If you've heard the term fasted cardio bandied about, you're one of a large majority. The training technique of exercising before eating anything (usually before breaking your overnight fast) is one that bodybuilders, endurance athletes and your average fitness pal all have in common. And it's growing in popularity thanks to its innate free-ness.
However - and this is crucial - fasted cardio should be combined with an already healthy routine. It should never be the be-all and end-all. Concentrating on a balanced workout routine with adequate rest, proper nutrition and good stress management is always the foundation of a safe and sustainable fitness journey. Also, put simply, it's not for everyone.
Who should avoid fasted cardio?
As with anything that works by tweaking your food or exercise schedule, there are going to be some caveats about who it's appropriate for and who should probably avoid it.
If exercising without eating beforehand triggers any thoughts of restriction or eating disorder tendencies, pull back and ask for help. Your health is always the most important thing.
If you, or anyone you know, is struggling with an eating disorder, contact Beat, the UK-based charity who hope to end the pain and suffering caused by eating disorders.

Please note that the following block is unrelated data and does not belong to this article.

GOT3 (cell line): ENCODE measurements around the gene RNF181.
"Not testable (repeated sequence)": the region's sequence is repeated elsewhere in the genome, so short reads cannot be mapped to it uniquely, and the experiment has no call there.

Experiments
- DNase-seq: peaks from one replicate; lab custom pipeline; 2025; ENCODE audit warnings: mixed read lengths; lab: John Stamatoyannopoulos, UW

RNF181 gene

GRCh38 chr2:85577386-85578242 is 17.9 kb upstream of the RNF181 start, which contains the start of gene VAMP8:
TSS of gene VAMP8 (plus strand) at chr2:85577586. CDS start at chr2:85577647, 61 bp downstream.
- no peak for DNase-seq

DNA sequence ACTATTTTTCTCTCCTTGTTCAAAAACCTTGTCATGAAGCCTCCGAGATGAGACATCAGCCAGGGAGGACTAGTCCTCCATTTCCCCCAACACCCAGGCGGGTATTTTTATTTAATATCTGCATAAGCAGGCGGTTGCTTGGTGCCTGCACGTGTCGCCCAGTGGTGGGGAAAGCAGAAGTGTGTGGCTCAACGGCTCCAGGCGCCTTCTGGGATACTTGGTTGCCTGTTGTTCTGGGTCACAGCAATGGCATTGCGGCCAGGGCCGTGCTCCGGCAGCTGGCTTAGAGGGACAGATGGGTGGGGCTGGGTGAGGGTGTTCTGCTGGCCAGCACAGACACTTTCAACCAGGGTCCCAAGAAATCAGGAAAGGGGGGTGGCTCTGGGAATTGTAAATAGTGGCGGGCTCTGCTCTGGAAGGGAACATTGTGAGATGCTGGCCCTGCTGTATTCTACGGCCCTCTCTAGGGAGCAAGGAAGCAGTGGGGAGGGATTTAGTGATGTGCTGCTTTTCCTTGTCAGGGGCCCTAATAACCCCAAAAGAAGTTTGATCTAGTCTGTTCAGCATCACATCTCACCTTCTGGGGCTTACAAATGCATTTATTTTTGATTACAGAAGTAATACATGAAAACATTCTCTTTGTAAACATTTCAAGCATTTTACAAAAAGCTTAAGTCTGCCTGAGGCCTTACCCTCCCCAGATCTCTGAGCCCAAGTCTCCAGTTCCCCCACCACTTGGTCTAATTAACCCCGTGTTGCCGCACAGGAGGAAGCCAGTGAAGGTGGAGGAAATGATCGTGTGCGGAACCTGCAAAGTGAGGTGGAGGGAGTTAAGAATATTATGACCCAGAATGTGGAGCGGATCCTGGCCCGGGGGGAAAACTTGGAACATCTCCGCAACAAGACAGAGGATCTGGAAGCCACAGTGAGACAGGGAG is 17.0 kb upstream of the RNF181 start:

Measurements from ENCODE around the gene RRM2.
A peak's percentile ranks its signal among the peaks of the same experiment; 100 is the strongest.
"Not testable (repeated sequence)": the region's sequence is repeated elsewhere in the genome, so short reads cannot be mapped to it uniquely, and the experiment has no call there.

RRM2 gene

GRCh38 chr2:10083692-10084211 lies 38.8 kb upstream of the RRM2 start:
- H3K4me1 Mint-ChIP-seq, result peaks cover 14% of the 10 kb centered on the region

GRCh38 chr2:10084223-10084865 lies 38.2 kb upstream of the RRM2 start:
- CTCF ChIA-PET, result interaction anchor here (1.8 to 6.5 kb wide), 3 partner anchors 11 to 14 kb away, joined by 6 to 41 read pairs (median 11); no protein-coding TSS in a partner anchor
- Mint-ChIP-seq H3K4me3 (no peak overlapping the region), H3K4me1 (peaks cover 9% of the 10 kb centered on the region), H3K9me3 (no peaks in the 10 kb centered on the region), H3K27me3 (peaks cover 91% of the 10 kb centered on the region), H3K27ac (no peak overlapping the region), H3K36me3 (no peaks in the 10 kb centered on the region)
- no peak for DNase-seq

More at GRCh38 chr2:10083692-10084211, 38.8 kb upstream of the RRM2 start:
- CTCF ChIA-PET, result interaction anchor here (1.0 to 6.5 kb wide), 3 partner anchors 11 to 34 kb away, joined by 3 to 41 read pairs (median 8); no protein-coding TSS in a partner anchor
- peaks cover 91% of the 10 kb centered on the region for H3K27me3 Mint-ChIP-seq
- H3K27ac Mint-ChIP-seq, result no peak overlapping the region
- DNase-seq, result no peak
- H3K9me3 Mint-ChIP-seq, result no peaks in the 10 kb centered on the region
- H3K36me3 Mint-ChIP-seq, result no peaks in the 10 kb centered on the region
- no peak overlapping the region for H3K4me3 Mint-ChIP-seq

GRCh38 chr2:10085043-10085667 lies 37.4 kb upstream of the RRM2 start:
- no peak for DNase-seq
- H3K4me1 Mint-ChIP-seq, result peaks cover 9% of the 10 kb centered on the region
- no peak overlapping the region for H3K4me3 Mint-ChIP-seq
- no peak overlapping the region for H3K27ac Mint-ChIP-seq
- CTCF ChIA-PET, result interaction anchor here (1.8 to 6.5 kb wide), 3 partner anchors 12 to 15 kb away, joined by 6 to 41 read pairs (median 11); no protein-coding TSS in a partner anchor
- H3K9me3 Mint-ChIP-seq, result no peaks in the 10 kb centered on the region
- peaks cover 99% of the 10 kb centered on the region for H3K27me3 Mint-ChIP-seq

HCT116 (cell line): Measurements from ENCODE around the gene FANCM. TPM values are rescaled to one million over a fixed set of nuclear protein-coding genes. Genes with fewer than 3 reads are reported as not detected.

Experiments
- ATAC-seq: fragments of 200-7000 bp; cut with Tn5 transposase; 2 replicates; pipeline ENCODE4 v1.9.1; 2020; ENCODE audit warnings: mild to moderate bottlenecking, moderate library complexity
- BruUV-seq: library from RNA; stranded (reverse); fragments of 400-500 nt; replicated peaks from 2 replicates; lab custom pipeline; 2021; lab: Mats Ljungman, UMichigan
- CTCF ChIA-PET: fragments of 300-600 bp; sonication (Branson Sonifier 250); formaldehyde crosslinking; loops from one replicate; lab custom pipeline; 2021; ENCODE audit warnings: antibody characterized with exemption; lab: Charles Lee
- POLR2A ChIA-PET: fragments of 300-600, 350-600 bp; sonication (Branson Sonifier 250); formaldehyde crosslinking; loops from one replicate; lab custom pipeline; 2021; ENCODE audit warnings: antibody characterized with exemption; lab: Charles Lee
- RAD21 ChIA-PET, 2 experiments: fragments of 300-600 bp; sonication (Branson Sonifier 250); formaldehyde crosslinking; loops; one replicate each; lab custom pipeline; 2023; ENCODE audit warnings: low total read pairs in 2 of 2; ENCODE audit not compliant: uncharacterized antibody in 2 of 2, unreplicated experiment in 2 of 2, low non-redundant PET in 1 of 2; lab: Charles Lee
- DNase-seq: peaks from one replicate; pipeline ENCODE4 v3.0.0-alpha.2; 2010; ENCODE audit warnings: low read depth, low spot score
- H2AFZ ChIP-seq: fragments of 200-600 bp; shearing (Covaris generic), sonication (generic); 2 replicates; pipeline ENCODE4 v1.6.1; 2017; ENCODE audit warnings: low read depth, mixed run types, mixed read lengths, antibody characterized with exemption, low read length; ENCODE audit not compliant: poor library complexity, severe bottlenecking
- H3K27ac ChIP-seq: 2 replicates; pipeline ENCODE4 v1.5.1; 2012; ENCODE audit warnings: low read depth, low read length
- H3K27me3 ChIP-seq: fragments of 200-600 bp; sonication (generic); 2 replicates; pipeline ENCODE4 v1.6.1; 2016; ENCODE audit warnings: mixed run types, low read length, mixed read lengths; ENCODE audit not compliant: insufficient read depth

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"It's important to remember that fasted cardio is a personal choice," says trainer Sarah Craske, owner of functional fitness studio F45 Cambridge Station. "Some find it difficult to eat prior to a workout whereas others need the energy from food – it's completely dependent on the individual."
If you identify with any of the following medical concerns, it's best to speak to your GP thoroughly first.
You are pregnant or breastfeeding
You are someone with diabetes
You have low blood pressure
You have an adrenal-related medical condition, like Addison's disease
You are a teenager or a child
What is 'fasted cardio'?
Put simply, it's the act of doing cardiovascular exercise without having eaten before. Ever gone for a jog before breakfast? That's fasted cardio.
For a deeper dive into what fasted cardio actually means, we asked registered dietitian and Fuelbetter's lead sports dietician, Anna Hardman, to fill us in.
"If you’re exercising in a fasted state, it means you’re trying to exercise when your liver and muscle tissue are glycogen-depleted. Glycogen is your body’s way of storing carbohydrates, and your body needs carbohydrates to fuel the brain and to fuel high-intensity exercise," she explains.
The two different types of fasted cardio
"Exercising in a fasted state has two levels," explains Hardman. "Level one is when your liver is low on glycogen, but your muscle glycogen stores are still decent. You can achieve this by having an early dinner, and then exercising the next morning before breakfast."
(For non-elite athletes or very techy amateurs, level one is the type of fasted cardio you're more likely to fall into.)
"Level two is when you’ve gone to the trouble of depleting your muscle glycogen stores and deliberately not replenishing them – for example, by exercising intensely for a week and minimising carbohydrate intake during that time."